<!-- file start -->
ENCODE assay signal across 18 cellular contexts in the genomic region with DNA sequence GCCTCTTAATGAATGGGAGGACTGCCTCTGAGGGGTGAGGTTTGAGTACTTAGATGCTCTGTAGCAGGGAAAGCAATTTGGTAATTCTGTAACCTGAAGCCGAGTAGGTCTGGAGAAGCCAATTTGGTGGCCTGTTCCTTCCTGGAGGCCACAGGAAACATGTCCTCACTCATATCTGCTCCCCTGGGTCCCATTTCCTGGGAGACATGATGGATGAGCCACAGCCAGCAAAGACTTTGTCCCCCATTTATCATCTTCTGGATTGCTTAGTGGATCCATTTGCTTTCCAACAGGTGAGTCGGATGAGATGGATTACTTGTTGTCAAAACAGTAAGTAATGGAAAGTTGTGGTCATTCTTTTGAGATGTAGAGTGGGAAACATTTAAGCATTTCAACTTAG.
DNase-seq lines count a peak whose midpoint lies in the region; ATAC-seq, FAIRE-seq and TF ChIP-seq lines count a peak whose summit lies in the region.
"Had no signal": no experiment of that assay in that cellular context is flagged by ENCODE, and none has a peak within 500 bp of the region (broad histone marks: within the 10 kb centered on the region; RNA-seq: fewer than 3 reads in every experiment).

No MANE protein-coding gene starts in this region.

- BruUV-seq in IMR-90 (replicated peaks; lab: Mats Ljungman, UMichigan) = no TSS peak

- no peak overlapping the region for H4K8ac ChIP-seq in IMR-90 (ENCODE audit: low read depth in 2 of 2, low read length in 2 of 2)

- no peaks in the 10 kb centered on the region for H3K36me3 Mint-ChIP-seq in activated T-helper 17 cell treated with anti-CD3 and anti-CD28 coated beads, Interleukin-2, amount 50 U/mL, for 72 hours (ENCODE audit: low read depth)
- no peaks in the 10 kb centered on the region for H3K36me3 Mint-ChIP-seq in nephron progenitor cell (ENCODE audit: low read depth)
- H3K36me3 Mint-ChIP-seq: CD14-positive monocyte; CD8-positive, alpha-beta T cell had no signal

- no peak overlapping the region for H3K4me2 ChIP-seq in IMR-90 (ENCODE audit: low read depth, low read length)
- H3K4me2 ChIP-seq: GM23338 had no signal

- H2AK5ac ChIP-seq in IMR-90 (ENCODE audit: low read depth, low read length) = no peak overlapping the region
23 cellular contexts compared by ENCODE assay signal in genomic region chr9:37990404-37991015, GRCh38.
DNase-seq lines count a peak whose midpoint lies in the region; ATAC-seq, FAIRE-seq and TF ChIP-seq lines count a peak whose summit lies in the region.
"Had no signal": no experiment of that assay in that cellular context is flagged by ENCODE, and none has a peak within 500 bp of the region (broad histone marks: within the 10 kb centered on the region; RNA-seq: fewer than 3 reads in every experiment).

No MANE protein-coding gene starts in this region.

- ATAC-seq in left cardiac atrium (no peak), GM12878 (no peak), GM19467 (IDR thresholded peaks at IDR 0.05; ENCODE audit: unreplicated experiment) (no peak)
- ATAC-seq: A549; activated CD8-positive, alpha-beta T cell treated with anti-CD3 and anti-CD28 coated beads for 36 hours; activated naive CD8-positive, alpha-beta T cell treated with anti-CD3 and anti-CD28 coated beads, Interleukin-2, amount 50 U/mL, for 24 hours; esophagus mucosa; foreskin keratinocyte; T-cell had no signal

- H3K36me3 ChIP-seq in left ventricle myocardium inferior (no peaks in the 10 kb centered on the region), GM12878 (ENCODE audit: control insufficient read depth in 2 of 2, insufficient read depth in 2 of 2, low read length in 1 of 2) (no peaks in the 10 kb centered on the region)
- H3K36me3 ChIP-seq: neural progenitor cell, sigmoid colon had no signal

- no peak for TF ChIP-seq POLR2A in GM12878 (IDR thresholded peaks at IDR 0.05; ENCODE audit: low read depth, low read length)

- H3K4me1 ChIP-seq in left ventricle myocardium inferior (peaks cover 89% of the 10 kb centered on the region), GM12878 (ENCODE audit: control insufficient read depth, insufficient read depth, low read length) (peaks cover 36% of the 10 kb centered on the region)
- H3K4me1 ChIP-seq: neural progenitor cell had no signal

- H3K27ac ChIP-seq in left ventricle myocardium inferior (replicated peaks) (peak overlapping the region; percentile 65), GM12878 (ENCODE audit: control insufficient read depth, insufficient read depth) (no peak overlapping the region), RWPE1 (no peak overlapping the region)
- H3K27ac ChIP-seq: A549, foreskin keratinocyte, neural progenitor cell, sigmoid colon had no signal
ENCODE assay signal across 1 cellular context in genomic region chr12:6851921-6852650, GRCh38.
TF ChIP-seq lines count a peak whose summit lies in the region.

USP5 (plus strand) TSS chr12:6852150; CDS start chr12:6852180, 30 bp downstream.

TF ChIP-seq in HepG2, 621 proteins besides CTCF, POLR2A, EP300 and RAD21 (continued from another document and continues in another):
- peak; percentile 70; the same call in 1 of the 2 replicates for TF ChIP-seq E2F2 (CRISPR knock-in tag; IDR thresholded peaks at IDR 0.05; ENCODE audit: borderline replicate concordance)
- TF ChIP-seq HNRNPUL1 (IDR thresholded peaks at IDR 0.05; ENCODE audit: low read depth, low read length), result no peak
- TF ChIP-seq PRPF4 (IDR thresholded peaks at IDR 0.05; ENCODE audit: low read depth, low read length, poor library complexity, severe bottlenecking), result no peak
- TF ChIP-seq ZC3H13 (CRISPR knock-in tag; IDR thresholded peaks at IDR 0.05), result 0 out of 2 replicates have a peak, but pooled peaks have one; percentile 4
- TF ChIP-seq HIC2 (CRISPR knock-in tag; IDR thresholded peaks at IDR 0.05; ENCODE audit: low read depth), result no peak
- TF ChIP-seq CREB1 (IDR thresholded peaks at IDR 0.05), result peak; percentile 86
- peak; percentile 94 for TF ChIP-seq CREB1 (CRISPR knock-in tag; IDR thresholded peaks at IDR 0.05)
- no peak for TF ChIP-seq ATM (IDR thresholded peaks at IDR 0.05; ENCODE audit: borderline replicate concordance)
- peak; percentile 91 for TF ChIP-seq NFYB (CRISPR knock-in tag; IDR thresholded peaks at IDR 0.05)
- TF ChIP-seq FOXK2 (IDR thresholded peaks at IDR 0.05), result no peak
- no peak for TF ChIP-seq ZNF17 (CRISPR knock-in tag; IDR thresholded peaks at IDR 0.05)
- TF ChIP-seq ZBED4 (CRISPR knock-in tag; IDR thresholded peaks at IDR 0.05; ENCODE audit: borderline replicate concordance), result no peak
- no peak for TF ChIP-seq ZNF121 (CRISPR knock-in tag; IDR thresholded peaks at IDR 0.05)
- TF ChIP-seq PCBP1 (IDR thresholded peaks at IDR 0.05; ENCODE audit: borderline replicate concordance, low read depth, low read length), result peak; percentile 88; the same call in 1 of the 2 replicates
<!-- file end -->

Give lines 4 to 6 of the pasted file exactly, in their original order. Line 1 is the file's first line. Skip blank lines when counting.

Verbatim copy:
No MANE protein-coding gene starts in this region.

- BruUV-seq in IMR-90 (replicated peaks; lab: Mats Ljungman, UMichigan) = no TSS peak

- no peak overlapping the region for H4K8ac ChIP-seq in IMR-90 (ENCODE audit: low read depth in 2 of 2, low read length in 2 of 2)